Pinnacle Hip Implant Multidistrict Litigation Lawsuit UpdatesSep 27, 2016
After being hit with $500 million verdict in the second Pinnacle hip bellwether trial in June 2016, Johnson & Johnson (J&J) and its DePuy Orthopaedics division will be defending against seven cases consolidated in another bellwether trial in the Northern District of Texas. U.S. District Judge Ed Kinkeade chose seven cases for a bellwether trial which began September 26, 2016. Over 8,500 federal cases are pending in Pinnacle hip multidistrict litigation (MDL), and these bellwether trials are representative of the claims of the entire MDL.
The Pinnacle Hip Replacement System first came on the market in 2000. DePuy discontinued the device in mid-2013. The hip lawsuits claim that the DePuy Pinnacle hip implant is defective in design, was not properly tested before coming on the market, and that DePuy neglected to warn the public of the risks.
Plaintiffs claim these hip implants led to numerous complications that included severe pain, loosening and dislocation of the device as well as metal poisoning known as metallosis. Metallosis is a condition where metal ions cause tissue and bone death as well as neurological and autoimmune symptoms. A number of plaintiffs required revision surgery to remove faulty implants.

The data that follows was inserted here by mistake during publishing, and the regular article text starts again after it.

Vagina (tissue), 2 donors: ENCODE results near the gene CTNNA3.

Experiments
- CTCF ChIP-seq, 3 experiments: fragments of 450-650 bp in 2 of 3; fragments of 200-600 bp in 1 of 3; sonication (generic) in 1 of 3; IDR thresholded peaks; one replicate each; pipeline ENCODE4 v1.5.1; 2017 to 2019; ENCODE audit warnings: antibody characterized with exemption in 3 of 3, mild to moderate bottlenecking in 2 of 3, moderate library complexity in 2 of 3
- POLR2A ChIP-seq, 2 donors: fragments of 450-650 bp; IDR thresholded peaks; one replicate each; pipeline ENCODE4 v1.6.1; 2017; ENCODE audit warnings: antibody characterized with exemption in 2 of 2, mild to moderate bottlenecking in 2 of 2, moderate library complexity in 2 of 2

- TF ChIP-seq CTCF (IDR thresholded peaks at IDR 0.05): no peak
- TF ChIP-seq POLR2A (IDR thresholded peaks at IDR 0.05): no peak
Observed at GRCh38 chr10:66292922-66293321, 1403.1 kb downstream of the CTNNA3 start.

After the jury awarded the plaintiff $497.6 million verdict in the second bellwether trial in May, J&J and DePuy asked the court to put the cases on hold in order to appeal the verdict. Judge Kinkeade refused J&J’s request stating “There are more than 8,000 pending cases in this MDL; the court cannot grant a stay every time plaintiffs win a trial.”
J&J won the first Pinnacle bellwether in October 2014, but it previously settled claims for its DePuy ASR hip implant in 2013 for an estimated amount of $4 billion.
The DePuy Pinnacle is similar to other brands of hip replacements including Biomet, Stryker, and Zimmer, and all plagued by claims of design defects. The consensus has become that metal-on-metal hip replacements are a bad product. Baby boomers in particular were taken in. They were told their implants would last 20-25 years. “People expected their hip replacement to outlive them but the reality is far from that,” a cardiologist said.